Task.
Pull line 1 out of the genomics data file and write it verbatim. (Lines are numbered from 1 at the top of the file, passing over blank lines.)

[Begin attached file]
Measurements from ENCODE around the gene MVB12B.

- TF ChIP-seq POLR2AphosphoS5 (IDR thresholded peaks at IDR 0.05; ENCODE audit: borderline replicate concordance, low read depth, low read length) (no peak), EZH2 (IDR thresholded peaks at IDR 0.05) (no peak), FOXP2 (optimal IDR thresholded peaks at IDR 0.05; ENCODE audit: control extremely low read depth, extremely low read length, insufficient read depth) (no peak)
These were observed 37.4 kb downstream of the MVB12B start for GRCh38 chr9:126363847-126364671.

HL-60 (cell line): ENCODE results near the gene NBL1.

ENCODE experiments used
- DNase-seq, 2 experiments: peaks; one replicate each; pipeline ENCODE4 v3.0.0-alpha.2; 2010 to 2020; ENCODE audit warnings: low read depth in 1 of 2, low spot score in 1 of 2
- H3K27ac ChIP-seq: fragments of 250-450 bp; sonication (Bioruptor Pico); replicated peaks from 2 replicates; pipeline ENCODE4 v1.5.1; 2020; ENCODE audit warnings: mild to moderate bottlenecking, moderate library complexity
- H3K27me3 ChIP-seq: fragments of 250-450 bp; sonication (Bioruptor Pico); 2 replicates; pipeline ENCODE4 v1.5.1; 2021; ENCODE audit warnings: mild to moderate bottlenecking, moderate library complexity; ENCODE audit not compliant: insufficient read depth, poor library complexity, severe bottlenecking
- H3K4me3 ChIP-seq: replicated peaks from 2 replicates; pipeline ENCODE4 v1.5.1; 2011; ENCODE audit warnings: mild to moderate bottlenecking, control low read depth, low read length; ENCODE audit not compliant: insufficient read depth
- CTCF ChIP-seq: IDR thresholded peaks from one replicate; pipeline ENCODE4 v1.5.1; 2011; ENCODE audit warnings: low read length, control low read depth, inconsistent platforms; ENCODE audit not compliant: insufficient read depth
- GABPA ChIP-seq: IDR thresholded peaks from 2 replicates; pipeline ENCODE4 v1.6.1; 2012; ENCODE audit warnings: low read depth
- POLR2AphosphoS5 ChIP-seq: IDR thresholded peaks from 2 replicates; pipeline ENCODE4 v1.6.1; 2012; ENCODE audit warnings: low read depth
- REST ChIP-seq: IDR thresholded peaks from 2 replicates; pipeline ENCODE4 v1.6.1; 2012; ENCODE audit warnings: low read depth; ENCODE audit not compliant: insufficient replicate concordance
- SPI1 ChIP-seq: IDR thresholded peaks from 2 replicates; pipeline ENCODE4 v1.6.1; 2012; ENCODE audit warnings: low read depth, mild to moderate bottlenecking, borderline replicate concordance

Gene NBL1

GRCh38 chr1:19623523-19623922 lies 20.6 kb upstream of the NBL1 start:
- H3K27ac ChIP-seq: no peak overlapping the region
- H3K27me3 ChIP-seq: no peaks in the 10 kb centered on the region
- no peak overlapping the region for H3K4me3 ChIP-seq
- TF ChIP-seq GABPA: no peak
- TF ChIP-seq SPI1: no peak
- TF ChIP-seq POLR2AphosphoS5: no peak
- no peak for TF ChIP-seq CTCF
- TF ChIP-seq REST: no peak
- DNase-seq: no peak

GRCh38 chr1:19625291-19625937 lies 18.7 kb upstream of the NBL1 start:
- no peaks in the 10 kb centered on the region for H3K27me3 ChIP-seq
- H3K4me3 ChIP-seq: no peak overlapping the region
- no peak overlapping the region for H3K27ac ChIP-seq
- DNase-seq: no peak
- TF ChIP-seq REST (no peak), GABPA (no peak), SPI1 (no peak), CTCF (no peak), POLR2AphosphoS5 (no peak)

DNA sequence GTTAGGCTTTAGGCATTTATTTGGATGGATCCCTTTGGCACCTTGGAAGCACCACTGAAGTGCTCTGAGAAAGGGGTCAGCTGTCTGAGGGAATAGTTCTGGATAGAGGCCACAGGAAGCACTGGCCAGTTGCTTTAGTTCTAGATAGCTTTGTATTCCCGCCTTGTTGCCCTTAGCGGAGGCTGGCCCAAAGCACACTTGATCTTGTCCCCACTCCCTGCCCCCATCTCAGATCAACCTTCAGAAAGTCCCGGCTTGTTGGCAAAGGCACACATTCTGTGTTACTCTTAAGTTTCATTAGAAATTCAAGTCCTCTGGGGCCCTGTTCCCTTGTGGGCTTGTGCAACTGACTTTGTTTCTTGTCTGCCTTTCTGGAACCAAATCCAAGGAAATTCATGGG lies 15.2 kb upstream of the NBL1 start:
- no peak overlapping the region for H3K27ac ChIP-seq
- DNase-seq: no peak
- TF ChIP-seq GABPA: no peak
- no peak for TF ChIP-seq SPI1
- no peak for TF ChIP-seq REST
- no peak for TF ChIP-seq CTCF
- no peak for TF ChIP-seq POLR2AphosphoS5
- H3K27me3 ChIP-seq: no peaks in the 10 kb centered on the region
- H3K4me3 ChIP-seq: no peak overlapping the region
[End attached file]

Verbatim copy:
Measurements from ENCODE around the gene MVB12B.